Art helps us understand language, just as language helps us understand art. “Speech/Acts”, one of the Institute of Contemporary Art’s fall shows, is borne from this duality. On view now through December 23, the exhibition features the work of six artists and two poets who explore experimental black poetry. They consider how black American experiences have been shaped by social and cultural language constructs.
The exhibition features collage, drawing, text-based installation, and video – all aiming to dissect the structural elements of texts sourced from poetry, pop culture, and the in–between. The museum has promised an immersive and interactive environment, and the show delivers. Experiencing the work is actually best described according to the phenomenology of the exhibition title. The term “speech act” characterizes an utterance considered as an action – a description of a given reality that, when spoken, alters the social reality it describes. Viewers will absorb how “Speech/Acts” so quietly and poignantly exercises that agency.
It’s worth elaborating on the great value of this show. Fortunately, the ICA’s effort to meaningfully engage the exhibition’s following, particularly Penn students, speaks for itself. There exists a outlining a series of six reading group sessions which will take place Saturdays 1–4pm at the ICA (36th and Sansom) beginning September 23rd. The texts to be discussed are fundamentally related to and/or take the form of subject matter in the work of each featured artist and poet. These sessions will raise questions and perhaps answer them. They will offer both a preface and a continuation to “Speech/Act’s” material exhibition.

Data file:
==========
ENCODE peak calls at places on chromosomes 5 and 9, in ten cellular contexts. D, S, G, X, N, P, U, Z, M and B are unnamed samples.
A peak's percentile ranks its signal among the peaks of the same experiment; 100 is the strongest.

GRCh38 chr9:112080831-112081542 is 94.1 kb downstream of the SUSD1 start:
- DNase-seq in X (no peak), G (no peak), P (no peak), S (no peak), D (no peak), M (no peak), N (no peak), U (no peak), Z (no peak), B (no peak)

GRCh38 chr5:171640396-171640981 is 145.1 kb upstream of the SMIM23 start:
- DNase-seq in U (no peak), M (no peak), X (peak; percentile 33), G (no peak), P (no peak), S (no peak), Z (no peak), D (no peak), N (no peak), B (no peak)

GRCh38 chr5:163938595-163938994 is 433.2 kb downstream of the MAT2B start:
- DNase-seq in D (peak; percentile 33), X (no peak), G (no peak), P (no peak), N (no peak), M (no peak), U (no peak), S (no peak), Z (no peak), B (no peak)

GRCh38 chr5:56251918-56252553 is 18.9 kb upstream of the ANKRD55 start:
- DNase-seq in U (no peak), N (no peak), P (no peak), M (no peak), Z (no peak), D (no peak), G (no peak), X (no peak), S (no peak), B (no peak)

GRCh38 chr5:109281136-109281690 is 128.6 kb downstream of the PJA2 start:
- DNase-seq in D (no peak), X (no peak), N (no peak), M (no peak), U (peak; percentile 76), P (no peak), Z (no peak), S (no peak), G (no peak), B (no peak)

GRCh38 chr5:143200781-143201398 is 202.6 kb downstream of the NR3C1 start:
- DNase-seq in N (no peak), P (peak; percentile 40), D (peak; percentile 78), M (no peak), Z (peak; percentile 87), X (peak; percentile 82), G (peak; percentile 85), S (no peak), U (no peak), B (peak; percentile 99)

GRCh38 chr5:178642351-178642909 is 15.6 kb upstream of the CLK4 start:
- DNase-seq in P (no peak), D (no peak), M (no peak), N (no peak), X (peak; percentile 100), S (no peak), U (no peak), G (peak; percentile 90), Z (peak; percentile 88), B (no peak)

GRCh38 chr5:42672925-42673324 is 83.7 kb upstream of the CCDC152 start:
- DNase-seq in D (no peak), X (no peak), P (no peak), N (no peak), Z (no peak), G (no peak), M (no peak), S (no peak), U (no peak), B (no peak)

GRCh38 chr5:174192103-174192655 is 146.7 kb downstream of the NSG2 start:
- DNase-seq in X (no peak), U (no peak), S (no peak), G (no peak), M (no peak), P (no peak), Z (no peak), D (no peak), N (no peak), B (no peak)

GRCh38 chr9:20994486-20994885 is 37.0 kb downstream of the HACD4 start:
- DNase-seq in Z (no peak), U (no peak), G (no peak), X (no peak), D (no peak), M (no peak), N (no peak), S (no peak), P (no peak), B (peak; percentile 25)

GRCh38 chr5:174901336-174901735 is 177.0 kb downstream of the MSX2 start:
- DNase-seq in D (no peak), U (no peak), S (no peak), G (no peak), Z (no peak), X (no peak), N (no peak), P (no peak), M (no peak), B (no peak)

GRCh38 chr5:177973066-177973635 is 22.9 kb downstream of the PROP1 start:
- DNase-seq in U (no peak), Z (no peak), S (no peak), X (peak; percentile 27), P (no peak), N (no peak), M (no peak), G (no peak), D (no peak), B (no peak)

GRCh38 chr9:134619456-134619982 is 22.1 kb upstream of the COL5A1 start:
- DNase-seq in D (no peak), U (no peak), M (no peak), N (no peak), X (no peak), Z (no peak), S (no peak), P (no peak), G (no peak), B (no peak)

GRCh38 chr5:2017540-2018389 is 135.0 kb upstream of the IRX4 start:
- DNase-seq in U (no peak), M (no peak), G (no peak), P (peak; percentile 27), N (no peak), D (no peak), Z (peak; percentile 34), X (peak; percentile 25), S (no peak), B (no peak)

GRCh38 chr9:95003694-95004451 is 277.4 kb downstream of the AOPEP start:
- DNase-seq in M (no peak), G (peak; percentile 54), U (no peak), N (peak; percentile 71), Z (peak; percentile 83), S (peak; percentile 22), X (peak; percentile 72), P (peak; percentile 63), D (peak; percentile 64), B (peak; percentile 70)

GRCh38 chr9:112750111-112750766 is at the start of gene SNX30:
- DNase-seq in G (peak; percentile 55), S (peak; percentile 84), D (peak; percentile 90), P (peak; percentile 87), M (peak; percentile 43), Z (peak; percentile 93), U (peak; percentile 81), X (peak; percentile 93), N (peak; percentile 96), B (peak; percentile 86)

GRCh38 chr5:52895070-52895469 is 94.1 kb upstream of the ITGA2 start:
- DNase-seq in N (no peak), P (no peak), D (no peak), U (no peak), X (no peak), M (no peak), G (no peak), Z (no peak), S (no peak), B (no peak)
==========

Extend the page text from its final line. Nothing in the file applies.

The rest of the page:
Meg Onli, Assistant Curator at the ICA and organizer of “Speech/Acts”, explains that the reading group concept is a method for the ICA to collaborate with Penn departments. She is working with Creative Writing professor Julia Bloch and Theater professor Brooke O'Harra, as well as PhD students Davy Knittle and Amber Rose Johnson to create a “rigorous and fun way for people to engage with the work”. The first session will include an installation walk–through of artist Jibade–Khalil Huffman’s featured work, which uses some of reading assignment 1 (Claudia Rankine’s Citizen) as a script.
Artists constantly grapple with the problematic constraints of “the institution”. Often, they will develop unique methods of operating outside conventional frameworks. As an institution, the ICA is demonstrating an exemplary approach to mediating those constraints on behalf of its artists and on behalf of our community.